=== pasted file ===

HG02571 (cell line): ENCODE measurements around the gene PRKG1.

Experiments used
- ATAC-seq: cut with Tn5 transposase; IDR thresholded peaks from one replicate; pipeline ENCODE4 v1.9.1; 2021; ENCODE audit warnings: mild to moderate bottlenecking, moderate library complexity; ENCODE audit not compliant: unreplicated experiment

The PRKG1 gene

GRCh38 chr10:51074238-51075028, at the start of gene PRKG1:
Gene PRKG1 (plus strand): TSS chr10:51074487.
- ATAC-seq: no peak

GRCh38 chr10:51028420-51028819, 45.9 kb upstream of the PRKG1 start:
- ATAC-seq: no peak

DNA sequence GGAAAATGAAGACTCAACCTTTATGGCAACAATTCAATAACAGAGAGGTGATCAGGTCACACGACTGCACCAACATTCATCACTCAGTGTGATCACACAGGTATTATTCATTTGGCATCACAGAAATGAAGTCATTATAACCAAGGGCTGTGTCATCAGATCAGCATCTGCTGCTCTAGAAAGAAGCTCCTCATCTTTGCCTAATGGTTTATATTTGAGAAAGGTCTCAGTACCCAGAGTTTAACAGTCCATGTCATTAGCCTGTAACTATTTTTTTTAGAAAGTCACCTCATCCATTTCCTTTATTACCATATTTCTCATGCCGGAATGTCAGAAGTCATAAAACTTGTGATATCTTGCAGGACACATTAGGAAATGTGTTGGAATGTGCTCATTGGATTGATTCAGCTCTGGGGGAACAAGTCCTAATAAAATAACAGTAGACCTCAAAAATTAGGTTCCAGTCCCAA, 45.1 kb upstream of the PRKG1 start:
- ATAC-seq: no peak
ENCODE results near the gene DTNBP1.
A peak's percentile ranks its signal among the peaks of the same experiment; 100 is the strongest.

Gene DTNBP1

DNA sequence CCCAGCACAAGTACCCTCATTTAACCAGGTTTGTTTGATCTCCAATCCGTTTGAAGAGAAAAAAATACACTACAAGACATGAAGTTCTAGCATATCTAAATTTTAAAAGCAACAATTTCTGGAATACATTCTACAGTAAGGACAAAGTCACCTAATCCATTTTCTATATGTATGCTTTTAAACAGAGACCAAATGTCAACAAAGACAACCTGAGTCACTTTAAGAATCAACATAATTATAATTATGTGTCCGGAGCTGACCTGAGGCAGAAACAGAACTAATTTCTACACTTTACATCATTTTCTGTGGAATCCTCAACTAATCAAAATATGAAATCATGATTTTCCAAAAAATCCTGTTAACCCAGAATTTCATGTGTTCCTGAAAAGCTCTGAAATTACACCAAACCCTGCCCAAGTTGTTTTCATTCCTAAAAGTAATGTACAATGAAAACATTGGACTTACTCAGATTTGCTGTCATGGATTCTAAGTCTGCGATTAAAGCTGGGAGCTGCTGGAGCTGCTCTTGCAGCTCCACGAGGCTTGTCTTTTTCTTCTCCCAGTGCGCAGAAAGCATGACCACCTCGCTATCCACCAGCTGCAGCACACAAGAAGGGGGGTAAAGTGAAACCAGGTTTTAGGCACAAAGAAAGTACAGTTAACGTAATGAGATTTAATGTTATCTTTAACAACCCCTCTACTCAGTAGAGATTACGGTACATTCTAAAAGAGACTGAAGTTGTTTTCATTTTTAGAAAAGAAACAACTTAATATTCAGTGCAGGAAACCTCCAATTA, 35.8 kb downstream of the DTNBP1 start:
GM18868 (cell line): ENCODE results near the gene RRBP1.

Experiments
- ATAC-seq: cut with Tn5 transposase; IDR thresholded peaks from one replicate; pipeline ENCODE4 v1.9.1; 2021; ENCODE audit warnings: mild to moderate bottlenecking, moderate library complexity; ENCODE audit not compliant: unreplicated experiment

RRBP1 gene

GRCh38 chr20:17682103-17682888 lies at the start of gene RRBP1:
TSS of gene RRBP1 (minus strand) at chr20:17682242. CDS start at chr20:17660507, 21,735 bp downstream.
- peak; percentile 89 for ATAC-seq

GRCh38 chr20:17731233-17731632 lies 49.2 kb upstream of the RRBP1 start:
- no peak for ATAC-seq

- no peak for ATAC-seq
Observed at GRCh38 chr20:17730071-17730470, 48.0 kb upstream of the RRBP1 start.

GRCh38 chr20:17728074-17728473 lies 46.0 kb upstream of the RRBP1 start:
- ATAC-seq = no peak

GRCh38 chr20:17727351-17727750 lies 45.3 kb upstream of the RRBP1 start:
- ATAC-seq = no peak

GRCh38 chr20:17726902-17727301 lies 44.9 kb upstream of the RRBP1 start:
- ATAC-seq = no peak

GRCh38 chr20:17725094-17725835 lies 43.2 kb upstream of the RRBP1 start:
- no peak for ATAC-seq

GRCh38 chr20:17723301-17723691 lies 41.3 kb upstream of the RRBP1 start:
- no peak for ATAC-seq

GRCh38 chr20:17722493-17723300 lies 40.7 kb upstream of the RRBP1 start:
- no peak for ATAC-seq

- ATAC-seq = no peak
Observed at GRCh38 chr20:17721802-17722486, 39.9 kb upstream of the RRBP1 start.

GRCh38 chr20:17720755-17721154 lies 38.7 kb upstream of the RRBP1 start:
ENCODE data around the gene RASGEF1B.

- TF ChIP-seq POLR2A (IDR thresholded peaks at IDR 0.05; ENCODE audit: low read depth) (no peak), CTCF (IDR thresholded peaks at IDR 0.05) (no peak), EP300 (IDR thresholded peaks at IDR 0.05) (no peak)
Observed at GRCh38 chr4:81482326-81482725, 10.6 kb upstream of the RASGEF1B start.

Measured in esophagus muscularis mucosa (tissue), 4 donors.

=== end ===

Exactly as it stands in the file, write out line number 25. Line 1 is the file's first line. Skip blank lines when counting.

- no peak for ATAC-seq